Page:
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For many years I made some very stable glazes and did not get very experimental with my glazing. I knew what my glazes would do and it was pretty conservative. They were nice, functional and pretty but they weren’t “wow” and I wanted “ wow”
This year things, and I, have changed. Now that I can do pottery for pottery sake (and not just to pay studio bills) I have more time to really get down and learn more about the chemistry of glaze.
And it’s pretty exciting!
Taking a Glaze Chemistry Class or two
I started my journey with a self paced, online class by Matt Katz, an expert in glaze chemistry. Ceramic Materials Workshop. I took two of his workshops, “Glazed and Confused” and “The Middle Glazes”.Not being scientifically minded, these glaze classes were pretty hard for me at first but stuff stuck in my head because I was beginning to get a grip on what was happening in the kiln.
But I still didn’t quite know what to do with all this information and felt I needed a bit more structure and a class that would have me experimenting and doing more hands on learning.
For several years I followed another glaze expert, Sue McCloud who wrote some very helpful blog posts. When she started offering glazing classes I signed up for her, “What do Glaze Materials Do” class because I felt that was a missing piece it the puzzle.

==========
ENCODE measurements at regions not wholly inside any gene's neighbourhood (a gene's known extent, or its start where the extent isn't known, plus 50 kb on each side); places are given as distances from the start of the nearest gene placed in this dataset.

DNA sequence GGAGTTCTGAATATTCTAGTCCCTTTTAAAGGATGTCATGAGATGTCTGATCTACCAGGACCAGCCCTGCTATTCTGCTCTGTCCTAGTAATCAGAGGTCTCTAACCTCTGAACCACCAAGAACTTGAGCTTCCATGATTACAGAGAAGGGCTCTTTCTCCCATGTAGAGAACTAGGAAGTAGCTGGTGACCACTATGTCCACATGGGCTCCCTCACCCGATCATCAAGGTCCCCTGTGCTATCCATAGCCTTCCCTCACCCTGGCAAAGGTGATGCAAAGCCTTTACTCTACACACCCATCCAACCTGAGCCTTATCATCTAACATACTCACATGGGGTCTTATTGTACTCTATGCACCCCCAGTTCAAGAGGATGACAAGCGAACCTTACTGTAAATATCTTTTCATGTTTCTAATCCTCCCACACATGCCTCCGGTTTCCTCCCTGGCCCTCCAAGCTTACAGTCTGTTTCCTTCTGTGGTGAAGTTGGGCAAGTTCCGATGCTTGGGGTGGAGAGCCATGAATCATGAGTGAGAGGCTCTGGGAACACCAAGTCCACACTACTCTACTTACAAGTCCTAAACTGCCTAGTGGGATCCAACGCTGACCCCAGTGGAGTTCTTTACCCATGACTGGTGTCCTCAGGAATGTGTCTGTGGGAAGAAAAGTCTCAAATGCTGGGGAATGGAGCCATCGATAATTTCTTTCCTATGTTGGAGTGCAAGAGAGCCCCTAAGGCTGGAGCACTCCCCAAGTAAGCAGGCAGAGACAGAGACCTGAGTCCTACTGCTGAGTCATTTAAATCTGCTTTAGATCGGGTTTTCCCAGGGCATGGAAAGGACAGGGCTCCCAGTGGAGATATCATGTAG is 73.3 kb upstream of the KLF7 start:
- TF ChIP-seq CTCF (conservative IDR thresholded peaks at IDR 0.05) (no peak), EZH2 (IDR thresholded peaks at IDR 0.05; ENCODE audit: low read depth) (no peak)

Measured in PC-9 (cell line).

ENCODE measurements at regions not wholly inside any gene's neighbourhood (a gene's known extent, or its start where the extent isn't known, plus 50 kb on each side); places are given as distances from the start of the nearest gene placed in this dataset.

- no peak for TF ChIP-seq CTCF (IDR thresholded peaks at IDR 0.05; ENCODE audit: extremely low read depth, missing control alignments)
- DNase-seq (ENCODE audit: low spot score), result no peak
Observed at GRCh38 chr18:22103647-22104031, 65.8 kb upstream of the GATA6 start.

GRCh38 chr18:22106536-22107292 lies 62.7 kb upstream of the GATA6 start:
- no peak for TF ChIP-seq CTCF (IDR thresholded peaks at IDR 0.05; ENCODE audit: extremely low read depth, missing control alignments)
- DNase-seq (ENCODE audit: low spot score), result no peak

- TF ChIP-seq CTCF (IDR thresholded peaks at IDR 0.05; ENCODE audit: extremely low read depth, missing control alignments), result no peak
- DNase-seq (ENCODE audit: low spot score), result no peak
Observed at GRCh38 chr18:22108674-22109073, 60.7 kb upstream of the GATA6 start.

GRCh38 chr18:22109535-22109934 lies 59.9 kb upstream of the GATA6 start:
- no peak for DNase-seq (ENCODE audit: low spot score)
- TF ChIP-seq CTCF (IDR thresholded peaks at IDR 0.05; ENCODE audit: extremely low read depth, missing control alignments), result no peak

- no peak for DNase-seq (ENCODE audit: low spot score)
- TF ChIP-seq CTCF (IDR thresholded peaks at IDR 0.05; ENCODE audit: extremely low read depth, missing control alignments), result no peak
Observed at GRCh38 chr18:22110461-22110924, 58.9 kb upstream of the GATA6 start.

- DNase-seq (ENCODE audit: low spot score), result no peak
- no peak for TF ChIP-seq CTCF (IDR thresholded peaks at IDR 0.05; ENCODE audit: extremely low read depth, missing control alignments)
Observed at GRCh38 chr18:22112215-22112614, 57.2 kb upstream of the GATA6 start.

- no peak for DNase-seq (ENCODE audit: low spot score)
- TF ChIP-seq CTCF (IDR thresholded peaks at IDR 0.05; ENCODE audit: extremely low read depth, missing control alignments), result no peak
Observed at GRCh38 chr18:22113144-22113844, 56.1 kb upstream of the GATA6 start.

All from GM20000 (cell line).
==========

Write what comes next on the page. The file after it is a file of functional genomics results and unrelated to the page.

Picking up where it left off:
I wasn’t disappointed, it gave me exactly the information I felt I was lacking when looking at, and making glazes. It was, and still is, an invaluable class and one I will watch several times, I am sure.
Because that class helped me so much I enrolled in her “Art of Glaze Chemistry” class which I am currently doing.
Our second experiment, called Subbing Fluxes, really helped me see how the different fluxes can make a difference. Not only in melt but in color changes!
If you want to see these results more close, check out my bookmark on Glazy.org which is where I keep all my glaze recipes.
I actually got to use one of my test glazes on a pot that has been sitting on my shelf waiting to be glazed! It was an experimental pot that used a new clay and a new technique. I just couldn’t figure out how I wanted to glaze it!
One of the green glazes I made in the test above really turned out nice. It was subtle and transparent and I thought it would work well on this piece that had contrasting dark clay and white slip. Since we mixed 200g batches of each of the tests, I had a bit left over in the cup. Just enough for this piece.
It did not disappoint! I was thrilled with the results. In fact, it was one of my favorite pieces I pulled from the kiln!
This week we go further into learning about the UMF and Stull map which will give us a better understanding of what a glaze will do before we even mix it!
Exciting times ahead!
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